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How I Found the Urantia Book—DICK BAIN (1966) 

I FOUND the Urantia Book in 1966 when I was in my twenties, but I was not looking for it. Nevertheless, it was not an accident; my philosophy professor had assigned a reading from this book.

The assignment was to read a section regarding the nature of God, which I did. I was impressed by the quality of what I had read. When I noticed that the book also had some sections dealing with science and astronomy, I immediately had a strong attraction to it. I checked the book out from the college library over the summer and read as much of it as I could while keeping up with my three engineering classes.

I was an avid science-fiction reader, but as I recall the book didn’t seem like science fiction or fantasy to me. It had enough of the ring of truth that I decided I had finally found something spiritual that was worth reading. In fact, I felt compelled to read it. During the fall semester I contacted the professor who had given me the Urantia Book reading assignment and learned that he and his wife hosted a study group for this book at their home. When I attended my first meeting, he sold me a copy and I was on my way to becoming a lifelong Urantia Book student.

My relationship with God before the Urantia Book was pretty casual. Yeah, God existed out there somewhere but it didn’t much affect me unless I hit a crisis and needed some help. After I read the book, I realized that he’s not only out there, he’s in here. One of the book’s most profound teachings, for me, is that God, through our Thought Adjuster, is a constant companion and friend. And when I think that everyone I pass on the street has this God presence in them, I am in awe. It makes me think I ought to respect that inner light in each person, no matter what I may think of the person otherwise.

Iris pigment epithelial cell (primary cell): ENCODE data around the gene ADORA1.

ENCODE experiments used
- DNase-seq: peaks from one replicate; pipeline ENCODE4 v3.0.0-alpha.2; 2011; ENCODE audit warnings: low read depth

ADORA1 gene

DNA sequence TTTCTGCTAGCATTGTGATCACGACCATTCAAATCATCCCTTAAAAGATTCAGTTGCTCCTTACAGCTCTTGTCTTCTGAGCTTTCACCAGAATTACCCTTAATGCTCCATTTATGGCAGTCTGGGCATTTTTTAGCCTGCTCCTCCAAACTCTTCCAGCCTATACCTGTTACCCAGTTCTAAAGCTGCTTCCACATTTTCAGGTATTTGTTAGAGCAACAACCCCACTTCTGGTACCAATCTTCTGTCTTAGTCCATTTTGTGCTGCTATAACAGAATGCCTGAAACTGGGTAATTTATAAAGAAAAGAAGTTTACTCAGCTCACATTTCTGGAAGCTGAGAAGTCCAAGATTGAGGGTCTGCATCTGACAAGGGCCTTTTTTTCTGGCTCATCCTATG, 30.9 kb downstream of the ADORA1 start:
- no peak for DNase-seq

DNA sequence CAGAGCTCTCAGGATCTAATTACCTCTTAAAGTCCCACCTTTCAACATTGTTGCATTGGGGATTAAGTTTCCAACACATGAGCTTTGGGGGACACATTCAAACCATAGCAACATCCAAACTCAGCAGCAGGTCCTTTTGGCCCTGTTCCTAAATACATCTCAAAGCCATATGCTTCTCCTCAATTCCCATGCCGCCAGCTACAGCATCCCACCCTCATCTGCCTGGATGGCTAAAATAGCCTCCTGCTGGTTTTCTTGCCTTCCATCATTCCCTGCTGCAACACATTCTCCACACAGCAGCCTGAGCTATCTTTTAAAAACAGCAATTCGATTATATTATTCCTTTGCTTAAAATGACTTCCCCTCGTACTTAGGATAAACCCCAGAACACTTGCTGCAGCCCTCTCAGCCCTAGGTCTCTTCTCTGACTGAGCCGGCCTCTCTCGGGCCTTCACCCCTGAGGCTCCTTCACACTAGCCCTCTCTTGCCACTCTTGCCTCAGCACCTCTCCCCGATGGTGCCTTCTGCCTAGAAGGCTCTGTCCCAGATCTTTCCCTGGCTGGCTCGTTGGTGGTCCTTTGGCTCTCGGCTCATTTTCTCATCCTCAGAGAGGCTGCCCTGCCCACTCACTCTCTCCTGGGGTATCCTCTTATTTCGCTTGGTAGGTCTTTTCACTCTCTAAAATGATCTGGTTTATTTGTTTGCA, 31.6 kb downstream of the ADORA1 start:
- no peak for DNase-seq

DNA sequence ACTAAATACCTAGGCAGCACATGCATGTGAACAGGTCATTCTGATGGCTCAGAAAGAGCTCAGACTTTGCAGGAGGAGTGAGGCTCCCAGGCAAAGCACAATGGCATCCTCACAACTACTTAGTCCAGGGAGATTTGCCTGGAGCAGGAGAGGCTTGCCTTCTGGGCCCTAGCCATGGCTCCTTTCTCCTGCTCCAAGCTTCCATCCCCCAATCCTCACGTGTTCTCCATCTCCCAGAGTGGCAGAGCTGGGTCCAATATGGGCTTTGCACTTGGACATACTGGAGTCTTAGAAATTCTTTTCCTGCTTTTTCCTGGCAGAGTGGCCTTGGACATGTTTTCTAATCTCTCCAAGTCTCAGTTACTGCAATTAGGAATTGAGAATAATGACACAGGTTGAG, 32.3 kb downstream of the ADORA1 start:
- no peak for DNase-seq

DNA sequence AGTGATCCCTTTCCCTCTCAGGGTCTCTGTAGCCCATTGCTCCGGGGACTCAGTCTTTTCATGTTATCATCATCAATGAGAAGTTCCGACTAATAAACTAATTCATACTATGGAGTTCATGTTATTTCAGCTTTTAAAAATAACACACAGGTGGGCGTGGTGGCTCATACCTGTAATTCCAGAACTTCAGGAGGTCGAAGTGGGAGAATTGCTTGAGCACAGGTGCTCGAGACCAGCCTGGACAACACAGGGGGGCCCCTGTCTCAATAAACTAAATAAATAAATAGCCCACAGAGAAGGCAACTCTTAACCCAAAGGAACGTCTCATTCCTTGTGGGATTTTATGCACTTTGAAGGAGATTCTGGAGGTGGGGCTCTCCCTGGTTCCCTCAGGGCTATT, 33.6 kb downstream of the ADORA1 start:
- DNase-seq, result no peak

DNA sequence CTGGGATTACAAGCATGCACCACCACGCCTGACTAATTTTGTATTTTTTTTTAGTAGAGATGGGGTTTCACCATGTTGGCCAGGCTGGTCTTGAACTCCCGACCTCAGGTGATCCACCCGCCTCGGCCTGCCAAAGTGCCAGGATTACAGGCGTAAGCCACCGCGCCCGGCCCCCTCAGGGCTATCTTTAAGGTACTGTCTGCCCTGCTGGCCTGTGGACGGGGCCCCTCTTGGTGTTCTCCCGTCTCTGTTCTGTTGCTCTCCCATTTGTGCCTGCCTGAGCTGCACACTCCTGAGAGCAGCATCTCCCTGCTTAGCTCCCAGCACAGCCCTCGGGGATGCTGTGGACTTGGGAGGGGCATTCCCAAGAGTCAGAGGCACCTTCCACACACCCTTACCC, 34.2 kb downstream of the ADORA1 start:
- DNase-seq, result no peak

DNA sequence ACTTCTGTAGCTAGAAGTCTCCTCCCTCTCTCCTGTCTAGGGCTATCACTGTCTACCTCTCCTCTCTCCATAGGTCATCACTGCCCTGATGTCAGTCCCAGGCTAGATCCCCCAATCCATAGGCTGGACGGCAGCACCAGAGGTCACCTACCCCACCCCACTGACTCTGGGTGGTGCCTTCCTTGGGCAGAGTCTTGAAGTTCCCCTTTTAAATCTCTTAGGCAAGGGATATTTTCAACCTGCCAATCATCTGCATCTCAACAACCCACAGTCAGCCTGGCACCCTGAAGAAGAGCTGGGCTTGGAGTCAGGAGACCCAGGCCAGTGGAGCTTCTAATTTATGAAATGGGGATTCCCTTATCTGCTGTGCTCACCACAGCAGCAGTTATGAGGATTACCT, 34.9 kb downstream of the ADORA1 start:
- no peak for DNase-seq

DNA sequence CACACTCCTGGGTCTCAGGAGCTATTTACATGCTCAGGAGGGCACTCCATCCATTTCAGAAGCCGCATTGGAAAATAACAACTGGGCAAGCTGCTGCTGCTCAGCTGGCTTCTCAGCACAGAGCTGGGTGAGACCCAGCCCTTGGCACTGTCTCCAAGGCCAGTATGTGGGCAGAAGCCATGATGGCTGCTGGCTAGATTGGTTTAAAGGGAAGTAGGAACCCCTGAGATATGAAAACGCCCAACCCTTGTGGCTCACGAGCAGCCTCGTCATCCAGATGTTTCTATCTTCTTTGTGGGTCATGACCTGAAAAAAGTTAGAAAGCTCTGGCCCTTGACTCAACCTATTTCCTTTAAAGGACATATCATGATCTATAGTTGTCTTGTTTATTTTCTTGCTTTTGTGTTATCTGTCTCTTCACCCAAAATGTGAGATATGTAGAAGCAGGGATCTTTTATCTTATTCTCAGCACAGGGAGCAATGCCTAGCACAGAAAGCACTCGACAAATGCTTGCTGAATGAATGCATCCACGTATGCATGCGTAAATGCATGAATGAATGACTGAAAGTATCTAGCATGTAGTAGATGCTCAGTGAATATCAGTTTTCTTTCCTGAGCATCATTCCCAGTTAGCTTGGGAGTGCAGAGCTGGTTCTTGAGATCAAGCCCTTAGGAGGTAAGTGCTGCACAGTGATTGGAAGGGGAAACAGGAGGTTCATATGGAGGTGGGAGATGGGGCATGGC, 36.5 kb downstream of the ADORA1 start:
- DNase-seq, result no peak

Though it was the science that pulled me into the book, it was the spiritual content that kept me there. I have since found some flaws in the science content, but the spiritual teachings transcend that of any book or philosophy I have ever encountered. I was led to conclude that this book is, at least in part, a revelation, and as such it is the most important book I’ll ever read.

 I remain profoundly grateful to the professor who gave me that reading assignment—Dr. Meredith Sprunger—who has retired from college life but not from promoting the Urantia Book.

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